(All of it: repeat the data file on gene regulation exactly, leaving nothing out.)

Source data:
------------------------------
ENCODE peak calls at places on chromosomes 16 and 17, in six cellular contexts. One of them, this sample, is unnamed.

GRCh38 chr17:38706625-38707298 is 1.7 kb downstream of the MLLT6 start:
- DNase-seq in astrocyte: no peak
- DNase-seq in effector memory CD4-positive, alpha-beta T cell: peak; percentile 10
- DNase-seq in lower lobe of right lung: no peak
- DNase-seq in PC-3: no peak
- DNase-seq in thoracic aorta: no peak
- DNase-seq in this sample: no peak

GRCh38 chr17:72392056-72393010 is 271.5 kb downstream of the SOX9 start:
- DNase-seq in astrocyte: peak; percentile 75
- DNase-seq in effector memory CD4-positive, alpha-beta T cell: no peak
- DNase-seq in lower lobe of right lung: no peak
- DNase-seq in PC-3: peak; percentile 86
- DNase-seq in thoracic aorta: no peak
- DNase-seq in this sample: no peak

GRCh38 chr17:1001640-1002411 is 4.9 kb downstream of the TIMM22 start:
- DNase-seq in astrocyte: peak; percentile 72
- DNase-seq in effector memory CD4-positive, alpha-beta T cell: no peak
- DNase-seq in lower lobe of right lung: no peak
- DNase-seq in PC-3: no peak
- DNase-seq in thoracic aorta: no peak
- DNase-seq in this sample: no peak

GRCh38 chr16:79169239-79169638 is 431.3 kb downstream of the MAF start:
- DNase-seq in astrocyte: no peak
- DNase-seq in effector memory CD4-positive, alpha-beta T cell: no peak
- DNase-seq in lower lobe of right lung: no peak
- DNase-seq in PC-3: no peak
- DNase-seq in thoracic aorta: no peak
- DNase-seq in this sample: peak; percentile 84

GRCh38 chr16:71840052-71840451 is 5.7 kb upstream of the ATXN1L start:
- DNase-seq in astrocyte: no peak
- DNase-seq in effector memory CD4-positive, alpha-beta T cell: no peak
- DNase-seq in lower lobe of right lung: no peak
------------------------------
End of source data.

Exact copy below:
ENCODE peak calls at places on chromosomes 16 and 17, in six cellular contexts. One of them, this sample, is unnamed.

GRCh38 chr17:38706625-38707298 is 1.7 kb downstream of the MLLT6 start:
- DNase-seq in astrocyte: no peak
- DNase-seq in effector memory CD4-positive, alpha-beta T cell: peak; percentile 10
- DNase-seq in lower lobe of right lung: no peak
- DNase-seq in PC-3: no peak
- DNase-seq in thoracic aorta: no peak
- DNase-seq in this sample: no peak

GRCh38 chr17:72392056-72393010 is 271.5 kb downstream of the SOX9 start:
- DNase-seq in astrocyte: peak; percentile 75
- DNase-seq in effector memory CD4-positive, alpha-beta T cell: no peak
- DNase-seq in lower lobe of right lung: no peak
- DNase-seq in PC-3: peak; percentile 86
- DNase-seq in thoracic aorta: no peak
- DNase-seq in this sample: no peak

GRCh38 chr17:1001640-1002411 is 4.9 kb downstream of the TIMM22 start:
- DNase-seq in astrocyte: peak; percentile 72
- DNase-seq in effector memory CD4-positive, alpha-beta T cell: no peak
- DNase-seq in lower lobe of right lung: no peak
- DNase-seq in PC-3: no peak
- DNase-seq in thoracic aorta: no peak
- DNase-seq in this sample: no peak

GRCh38 chr16:79169239-79169638 is 431.3 kb downstream of the MAF start:
- DNase-seq in astrocyte: no peak
- DNase-seq in effector memory CD4-positive, alpha-beta T cell: no peak
- DNase-seq in lower lobe of right lung: no peak
- DNase-seq in PC-3: no peak
- DNase-seq in thoracic aorta: no peak
- DNase-seq in this sample: peak; percentile 84

GRCh38 chr16:71840052-71840451 is 5.7 kb upstream of the ATXN1L start:
- DNase-seq in astrocyte: no peak
- DNase-seq in effector memory CD4-positive, alpha-beta T cell: no peak
- DNase-seq in lower lobe of right lung: no peak